The human skull plays a vital role in the human body. It houses critical organs such as your eyes, ears, and brain, but the human skull and the organs it houses are fragile and susceptible to injury. According to the Center for Disease Control, roughly 153 people die per day from injuries that include traumatic brain injuries (TBI). A TBI is often referred to as a concussion or head injury, and these injuries are caused by a sudden blow, jolt, or bump to the skull. The impact of this trauma can disrupt normal brain functions, and the symptoms of a TBI can manifest themselves in a number of unique ways that are treated differently than most physical injuries.
Due to this fact, you should always be aware of the common symptoms associated with head trauma, because TBIs are a common type of injury that you could sustain after being involved in an accident. For example, according to the CDC, traumatic brain injuries contribute to about 30% of all fatalities in the United States, and in 2013, the CDC estimates that there were 2.8 million TBI-related emergency room visits, hospitalizations, and deaths nationwide. Moreover, TBI-related emergency room visits increased 47% from 2007 to 2013. A TBI causes a disruption to the functioning of the brain that can manifest itself in different ways depending on the severity of the injury. Severe traumatic brain injuries can affect essential elements of daily living such as your memory, ability to communicate, or feel sensations such as heat or touch on various parts of your body. As such, you should always get evaluated by a doctor if you have been involved in an accident that typically causes people to sustain a traumatic brain injury.
Three Common Ways Head Injuries
Slip and Fall Accidents
According to the CDC, one out of every five falls causes a serious injury such as broken bones or a head injury. In fact, there are an estimated 300,000 patients hospitalized per year due to a fall injury, and the most common types of injuries sustained in these falls are head injuries and hip fractures. Falls are the leading cause of traumatic brain injuries in the United States, and unfortunately, falls tend to disproportionately occur among Americans ages 65 or older. According to the CDC, more than one in every four people age 65 or older experience a fall each year, and the cost of medical care associated with fall-related injuries in 2015 was over 50 billion dollars in the U.S.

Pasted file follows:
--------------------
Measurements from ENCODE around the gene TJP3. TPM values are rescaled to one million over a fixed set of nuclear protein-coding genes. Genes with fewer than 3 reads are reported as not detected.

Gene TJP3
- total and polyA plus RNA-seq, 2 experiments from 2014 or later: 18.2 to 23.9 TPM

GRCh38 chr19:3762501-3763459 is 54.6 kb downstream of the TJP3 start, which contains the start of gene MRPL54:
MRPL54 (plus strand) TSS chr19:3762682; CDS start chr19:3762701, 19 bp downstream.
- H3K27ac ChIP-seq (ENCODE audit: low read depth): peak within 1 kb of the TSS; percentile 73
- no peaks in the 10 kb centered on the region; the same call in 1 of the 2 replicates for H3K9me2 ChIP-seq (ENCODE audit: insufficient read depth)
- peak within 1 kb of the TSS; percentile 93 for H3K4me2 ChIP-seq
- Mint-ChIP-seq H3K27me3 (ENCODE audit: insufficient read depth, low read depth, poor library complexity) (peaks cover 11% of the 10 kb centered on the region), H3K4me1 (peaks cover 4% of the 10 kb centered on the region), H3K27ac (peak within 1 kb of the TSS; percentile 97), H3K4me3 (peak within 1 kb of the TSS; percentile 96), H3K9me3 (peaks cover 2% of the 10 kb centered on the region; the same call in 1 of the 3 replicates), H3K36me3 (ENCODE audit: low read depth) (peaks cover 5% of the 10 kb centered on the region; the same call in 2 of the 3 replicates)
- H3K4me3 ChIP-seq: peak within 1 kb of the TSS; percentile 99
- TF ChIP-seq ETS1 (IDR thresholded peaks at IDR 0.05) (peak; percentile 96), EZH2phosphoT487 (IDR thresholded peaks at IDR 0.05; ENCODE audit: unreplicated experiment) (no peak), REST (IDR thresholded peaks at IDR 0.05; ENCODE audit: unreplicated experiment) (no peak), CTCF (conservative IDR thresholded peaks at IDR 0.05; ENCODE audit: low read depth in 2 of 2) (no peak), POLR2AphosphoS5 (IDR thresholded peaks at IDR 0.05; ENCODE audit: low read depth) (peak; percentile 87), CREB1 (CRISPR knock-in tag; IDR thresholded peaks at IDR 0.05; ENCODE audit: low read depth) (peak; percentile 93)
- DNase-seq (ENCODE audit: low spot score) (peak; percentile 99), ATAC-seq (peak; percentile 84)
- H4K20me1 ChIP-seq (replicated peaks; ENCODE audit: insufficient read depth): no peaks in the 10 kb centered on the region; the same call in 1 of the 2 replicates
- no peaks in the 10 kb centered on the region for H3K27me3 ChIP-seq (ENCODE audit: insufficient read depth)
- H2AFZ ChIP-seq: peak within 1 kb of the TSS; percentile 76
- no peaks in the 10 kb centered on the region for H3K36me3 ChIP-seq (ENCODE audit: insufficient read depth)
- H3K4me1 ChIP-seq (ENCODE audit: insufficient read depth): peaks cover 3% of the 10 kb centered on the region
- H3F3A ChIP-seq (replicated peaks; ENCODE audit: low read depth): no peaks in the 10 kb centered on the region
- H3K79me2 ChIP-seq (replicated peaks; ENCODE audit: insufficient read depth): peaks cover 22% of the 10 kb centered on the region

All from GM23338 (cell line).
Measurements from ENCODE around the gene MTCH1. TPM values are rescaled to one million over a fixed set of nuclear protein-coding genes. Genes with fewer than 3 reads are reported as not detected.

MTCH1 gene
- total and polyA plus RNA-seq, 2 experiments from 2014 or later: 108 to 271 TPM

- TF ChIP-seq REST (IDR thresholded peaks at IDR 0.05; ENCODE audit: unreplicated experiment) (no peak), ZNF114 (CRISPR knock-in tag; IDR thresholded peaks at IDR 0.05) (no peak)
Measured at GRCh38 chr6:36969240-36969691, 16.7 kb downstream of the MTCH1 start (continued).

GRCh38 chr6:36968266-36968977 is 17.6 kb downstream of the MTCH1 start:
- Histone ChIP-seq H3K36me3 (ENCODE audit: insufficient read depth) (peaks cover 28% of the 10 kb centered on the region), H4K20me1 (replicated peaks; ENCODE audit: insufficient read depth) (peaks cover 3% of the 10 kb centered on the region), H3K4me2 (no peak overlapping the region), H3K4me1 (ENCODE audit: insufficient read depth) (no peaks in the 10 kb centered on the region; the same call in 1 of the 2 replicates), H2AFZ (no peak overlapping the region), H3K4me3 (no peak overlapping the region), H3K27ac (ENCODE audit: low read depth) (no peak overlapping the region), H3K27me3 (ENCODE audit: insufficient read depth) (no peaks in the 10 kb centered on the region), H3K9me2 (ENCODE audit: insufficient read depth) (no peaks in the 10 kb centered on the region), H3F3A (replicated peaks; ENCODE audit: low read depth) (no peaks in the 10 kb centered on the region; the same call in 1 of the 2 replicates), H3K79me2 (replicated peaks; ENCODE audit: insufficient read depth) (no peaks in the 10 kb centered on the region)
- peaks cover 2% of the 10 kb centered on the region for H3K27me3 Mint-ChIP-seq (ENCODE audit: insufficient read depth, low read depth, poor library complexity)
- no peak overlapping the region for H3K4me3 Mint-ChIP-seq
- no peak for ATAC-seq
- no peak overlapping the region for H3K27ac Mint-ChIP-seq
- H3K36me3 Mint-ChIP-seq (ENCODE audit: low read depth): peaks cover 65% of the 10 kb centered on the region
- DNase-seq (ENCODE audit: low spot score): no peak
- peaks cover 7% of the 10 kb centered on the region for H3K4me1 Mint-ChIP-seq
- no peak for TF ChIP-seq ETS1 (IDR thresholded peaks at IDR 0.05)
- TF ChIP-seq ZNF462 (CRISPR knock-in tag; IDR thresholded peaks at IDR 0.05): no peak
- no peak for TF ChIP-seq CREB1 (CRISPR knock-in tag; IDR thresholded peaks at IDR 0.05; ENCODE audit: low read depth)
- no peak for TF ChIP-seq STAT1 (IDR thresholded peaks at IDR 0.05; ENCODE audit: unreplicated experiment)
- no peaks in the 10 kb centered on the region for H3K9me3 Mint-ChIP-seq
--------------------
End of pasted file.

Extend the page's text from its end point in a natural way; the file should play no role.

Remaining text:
Even more shocking, less than half of the older Americans who fall each year tell their doctors. So, given these statistics, if you or a loved one such as a father, mother, or grandparent experience a fall, you should get evaluated by a doctor regardless of where or how it happened. This fact becomes even more apparent when you consider the fact that the CDC has found that fall-related deaths among older adults in the U.S. have increased by 30% from 2007 to 2016.
Being Struck by or Against an Object
Remember, traumatic brain injuries are caused by a blow, jolt, or bump to the skull, and this could occur in many different ways and places. One common place where a blow to the head could take place is at work. According to the Bureau of Labor Statistics, workplace injuries occur at a rate of about 3 non-fatal injury or illness cases per 100 full-time equivalent workers among private industry workers in the state of Georgia, and over half, 44,500, of the estimated 82,300 non-fatal workplace injury and illness cases reported among private industries were serious in nature and required the employee to take time off work, transfer jobs, or to work with physical restrictions.